Central Europe

  • Dinner Discussion with Deputy Prime Minister and Minister of Foreign Affairs of the Slovak Republic Miroslav Lajčák

    On July 25, the Atlantic Council’s Transatlantic Relations program held an off-the-record dinner discussion with Deputy Prime Minister and Minister of Foreign Affairs of the Slovak Republic Miroslav Lajčák. Atlantic Council Executive Vice President Damon Wilson moderated the discussion, which drew on Minister Lajčák’s extensive expertise on the Balkans, and examined the options for moving that region forward toward a more stable Euro-Atlantic future, especially given the persistent tensions in Bosnia and Kosovo, as well as in other countries. The dinner was graciously hosted by former US Ambassador to Slovakia Vincent Obsitnik.
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  • Euro-Realism 2: How Safe is My Money?

    Lucullus, in Shakespeare’s Timon of Athens (spot the irony) warns, “This is no time to lend money, especially upon bare friendship without security.” As a Dutch tax-payer that warning carries little irony as billions of our hard-earned tax Euros have already vanished down the black hole of a failing currency – either in direct transfers or by printing money that we will forever have to underwrite.
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  • In Spain, Germany Is Villain, Not Savior

    What brought me to Spain during the most threatening week of the country’s recent history was an invitation to speak about one of Europe’s darkest hours a half-century ago, pegged to the Spanish-language publication of my book Berlin 1961: Kennedy, Khrushchev, and the Most Dangerous Place on Earth.
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  • Europe's New German Question

    Almost sixty years ago to the day, the European Defense Community (EDC) Treaty was signed in Paris. Under pressure from an America facing a possible war on two fronts – Korea and Europe, the aim was to create a European Army that would see West Germany re-armed to provide manpower for the defense of Europe only twelve years after Nazi troops had marched down the Champs Élysée.
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  • Germany: Economic Powerhouse, Second-Rate Military Power?

    "Germany today is an economic powerhouse, but a second-rate military power," declares a new Atlantic Council report which warns, "Europe’s future relevance as a global strategic partner of the United States is contingent on Germany taking its full place as a much stronger political and military leader within Europe and the transatlantic Alliance."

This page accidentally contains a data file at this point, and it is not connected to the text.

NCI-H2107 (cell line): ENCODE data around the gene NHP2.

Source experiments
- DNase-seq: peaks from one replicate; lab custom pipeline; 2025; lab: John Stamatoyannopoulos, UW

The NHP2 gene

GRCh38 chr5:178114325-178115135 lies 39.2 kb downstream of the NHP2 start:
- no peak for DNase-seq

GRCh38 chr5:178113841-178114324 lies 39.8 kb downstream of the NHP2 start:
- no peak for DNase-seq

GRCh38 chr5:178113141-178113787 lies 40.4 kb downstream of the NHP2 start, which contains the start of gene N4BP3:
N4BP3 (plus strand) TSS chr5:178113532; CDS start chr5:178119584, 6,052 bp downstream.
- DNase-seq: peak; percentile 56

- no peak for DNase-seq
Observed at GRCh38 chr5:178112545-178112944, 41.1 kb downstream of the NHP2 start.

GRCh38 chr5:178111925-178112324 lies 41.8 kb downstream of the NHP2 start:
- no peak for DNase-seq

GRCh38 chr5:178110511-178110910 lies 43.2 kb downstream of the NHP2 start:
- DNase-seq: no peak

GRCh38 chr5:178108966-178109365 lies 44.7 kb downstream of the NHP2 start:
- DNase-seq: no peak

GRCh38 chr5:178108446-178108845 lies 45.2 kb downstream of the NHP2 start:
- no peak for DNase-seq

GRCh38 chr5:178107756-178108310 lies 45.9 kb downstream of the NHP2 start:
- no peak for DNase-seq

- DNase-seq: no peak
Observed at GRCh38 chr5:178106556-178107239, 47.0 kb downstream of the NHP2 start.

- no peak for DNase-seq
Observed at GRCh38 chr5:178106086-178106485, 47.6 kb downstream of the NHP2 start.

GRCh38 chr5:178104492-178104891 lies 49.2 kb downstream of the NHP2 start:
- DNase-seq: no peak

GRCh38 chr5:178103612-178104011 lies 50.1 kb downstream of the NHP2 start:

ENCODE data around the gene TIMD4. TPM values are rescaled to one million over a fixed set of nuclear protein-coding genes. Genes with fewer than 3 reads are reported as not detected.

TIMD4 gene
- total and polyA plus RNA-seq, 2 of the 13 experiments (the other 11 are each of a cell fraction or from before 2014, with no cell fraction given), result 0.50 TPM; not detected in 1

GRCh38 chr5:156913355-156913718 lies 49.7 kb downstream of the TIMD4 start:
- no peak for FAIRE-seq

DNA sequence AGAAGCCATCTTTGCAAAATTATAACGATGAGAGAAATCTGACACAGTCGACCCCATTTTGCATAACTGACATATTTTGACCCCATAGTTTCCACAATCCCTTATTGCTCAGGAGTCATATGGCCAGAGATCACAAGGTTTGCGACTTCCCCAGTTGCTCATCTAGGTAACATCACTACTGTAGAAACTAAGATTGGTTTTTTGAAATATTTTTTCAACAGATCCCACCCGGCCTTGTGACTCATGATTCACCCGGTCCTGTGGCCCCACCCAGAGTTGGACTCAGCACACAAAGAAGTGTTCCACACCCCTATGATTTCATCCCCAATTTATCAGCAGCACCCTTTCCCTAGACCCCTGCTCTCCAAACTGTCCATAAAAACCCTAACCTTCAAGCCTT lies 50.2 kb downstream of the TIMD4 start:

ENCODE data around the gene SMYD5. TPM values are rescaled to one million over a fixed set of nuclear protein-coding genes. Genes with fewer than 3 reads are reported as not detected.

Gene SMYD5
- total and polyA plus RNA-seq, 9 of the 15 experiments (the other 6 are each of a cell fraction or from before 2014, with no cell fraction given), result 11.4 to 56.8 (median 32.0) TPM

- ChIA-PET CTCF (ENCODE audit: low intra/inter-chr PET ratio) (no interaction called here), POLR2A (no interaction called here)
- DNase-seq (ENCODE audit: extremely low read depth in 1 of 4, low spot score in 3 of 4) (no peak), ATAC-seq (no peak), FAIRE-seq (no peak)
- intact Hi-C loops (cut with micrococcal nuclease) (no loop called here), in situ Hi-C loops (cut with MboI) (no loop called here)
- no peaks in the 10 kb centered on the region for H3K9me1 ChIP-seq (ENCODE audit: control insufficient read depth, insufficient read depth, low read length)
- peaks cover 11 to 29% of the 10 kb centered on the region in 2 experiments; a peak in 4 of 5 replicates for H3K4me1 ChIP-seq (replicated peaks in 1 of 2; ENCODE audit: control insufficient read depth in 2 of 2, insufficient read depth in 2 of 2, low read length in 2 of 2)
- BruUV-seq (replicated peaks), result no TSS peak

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  • Slovakia Can Help with Transition to Democracy

    When Damon Wilson, US security expert and executive vice president of the Atlantic Council, visited Bratislava in 2005, he was working to prepare the Bush-Putin summit that the Slovak capital hosted that year. Seven years on Wilson returned to discuss security challenges at the Bratislava Global Security Forum held in mid April. 
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  • Roundtable with US Ambassador to Poland Lee Feinstein

    On March 8, 2012 the Atlantic Council’s Transatlantic Relations Program hosted the US Ambassador to Poland, Lee Feinstein, for an off-the-record roundtable. Ambassador Feinstein addressed Poland’s evolving role in the transatlantic relationship, particularly in the build up to the Chicago NATO Summit.


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  • The Transatlantic Bargain in 2012: Still a Good Deal?

    On January 24, the Atlantic Council hosted the Minister of Defense of the Czech Republic, H.E. Alexandr Vondra. He offered a central European perspective on the future of the transatlantic partnership and the key issues facing the alliance in the run-up to the NATO Chicago Summit.
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  • Why Britain Can Never Accept German Leadership

    Britain will never accept German leadership even though Germany will emerge from the economic crisis as Europe’s leading power. History is still far too close for that ever to happen.

    When I made that assertion in my in my blog of last week from the No Snow Meeting in Lithuania, with its heavy Churchillian overtones, some of you rightly gave me flak (excuse the pun) over that statement because in isolation it came across as German-bashing. So let me expand on my analysis but put it in a more positive context and explain why a new political partnership between Britain and Germany is vital for both Germany and Europe. Indeed, with another Eurozone kerfuffle about to happen it is important that Berlin accepts and understands that any attempt to shackle Britain will fail.


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  • Saving the Euro - and the European Union

    Germany ought to be able to debate its eurozone partners on the shape of needed economic reform without conjuring up historical fears of hegemony.
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